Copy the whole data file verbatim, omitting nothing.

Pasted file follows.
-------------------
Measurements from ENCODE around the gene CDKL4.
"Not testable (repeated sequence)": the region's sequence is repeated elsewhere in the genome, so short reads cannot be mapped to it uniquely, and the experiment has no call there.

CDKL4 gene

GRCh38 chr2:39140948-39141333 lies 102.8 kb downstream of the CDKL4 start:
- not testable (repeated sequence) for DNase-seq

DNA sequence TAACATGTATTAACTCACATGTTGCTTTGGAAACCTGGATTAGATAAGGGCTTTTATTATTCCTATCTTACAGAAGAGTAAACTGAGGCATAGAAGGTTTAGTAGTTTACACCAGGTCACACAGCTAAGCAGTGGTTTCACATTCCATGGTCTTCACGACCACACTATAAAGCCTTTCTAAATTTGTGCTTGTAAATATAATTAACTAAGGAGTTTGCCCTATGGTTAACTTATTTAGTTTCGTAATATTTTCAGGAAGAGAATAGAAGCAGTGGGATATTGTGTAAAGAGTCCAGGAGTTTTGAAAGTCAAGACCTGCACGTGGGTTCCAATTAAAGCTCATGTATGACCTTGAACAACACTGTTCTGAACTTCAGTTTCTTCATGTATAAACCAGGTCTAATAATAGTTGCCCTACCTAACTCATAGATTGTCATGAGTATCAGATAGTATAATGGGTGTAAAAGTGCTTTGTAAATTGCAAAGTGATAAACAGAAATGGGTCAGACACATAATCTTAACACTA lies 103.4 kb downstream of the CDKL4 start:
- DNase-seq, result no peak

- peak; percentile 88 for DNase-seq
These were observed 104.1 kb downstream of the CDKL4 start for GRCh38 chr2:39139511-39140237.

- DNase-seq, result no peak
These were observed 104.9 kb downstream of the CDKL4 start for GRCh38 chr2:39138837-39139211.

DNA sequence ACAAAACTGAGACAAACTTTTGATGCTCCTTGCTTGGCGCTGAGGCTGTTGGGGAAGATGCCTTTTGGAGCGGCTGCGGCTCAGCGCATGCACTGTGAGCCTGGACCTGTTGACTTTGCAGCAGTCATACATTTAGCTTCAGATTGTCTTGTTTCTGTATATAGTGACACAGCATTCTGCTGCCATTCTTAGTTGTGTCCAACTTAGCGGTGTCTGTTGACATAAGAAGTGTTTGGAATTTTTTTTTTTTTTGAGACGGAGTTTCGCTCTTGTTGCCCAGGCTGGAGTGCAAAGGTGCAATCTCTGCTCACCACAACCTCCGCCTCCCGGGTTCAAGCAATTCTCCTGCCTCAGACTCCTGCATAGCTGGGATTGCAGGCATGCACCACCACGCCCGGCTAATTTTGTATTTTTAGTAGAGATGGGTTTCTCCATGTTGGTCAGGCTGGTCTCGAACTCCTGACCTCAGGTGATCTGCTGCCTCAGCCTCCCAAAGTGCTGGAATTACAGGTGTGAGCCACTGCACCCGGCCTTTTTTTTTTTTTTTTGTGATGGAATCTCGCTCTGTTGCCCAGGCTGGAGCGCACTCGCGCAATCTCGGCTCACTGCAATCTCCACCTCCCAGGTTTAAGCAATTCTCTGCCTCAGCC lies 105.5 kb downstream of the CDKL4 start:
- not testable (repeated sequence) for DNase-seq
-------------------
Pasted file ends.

Measurements from ENCODE around the gene CDKL4.
"Not testable (repeated sequence)": the region's sequence is repeated elsewhere in the genome, so short reads cannot be mapped to it uniquely, and the experiment has no call there.

CDKL4 gene

GRCh38 chr2:39140948-39141333 lies 102.8 kb downstream of the CDKL4 start:
- not testable (repeated sequence) for DNase-seq

DNA sequence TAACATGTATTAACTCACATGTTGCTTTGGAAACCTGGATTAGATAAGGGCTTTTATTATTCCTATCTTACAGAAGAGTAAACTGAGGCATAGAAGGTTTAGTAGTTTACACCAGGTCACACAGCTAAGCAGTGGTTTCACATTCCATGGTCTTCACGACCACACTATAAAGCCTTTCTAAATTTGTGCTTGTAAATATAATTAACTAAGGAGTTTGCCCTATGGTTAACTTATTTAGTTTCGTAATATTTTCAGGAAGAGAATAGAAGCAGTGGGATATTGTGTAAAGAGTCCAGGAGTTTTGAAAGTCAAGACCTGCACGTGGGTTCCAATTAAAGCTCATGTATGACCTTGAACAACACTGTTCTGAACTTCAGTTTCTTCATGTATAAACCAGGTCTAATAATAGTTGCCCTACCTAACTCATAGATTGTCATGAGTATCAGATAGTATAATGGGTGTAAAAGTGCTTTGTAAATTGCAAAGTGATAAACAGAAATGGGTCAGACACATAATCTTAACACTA lies 103.4 kb downstream of the CDKL4 start:
- DNase-seq, result no peak

- peak; percentile 88 for DNase-seq
These were observed 104.1 kb downstream of the CDKL4 start for GRCh38 chr2:39139511-39140237.

- DNase-seq, result no peak
These were observed 104.9 kb downstream of the CDKL4 start for GRCh38 chr2:39138837-39139211.

DNA sequence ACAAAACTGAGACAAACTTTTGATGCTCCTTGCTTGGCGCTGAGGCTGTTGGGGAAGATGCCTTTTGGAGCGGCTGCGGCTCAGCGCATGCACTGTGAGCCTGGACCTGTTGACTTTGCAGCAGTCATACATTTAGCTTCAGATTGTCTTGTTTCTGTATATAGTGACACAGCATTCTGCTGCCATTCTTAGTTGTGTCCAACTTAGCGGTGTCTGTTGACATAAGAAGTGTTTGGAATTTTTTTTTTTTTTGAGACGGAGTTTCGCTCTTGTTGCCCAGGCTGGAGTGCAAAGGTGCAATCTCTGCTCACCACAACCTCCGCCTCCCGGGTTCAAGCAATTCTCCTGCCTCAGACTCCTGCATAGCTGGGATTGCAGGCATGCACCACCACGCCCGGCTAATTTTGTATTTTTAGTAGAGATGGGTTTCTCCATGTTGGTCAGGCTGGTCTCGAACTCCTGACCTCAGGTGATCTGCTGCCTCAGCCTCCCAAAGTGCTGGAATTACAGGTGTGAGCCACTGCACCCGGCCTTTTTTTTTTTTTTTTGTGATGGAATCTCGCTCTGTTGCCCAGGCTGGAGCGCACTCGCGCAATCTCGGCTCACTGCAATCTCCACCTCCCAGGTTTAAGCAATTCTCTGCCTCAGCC lies 105.5 kb downstream of the CDKL4 start:
- not testable (repeated sequence) for DNase-seq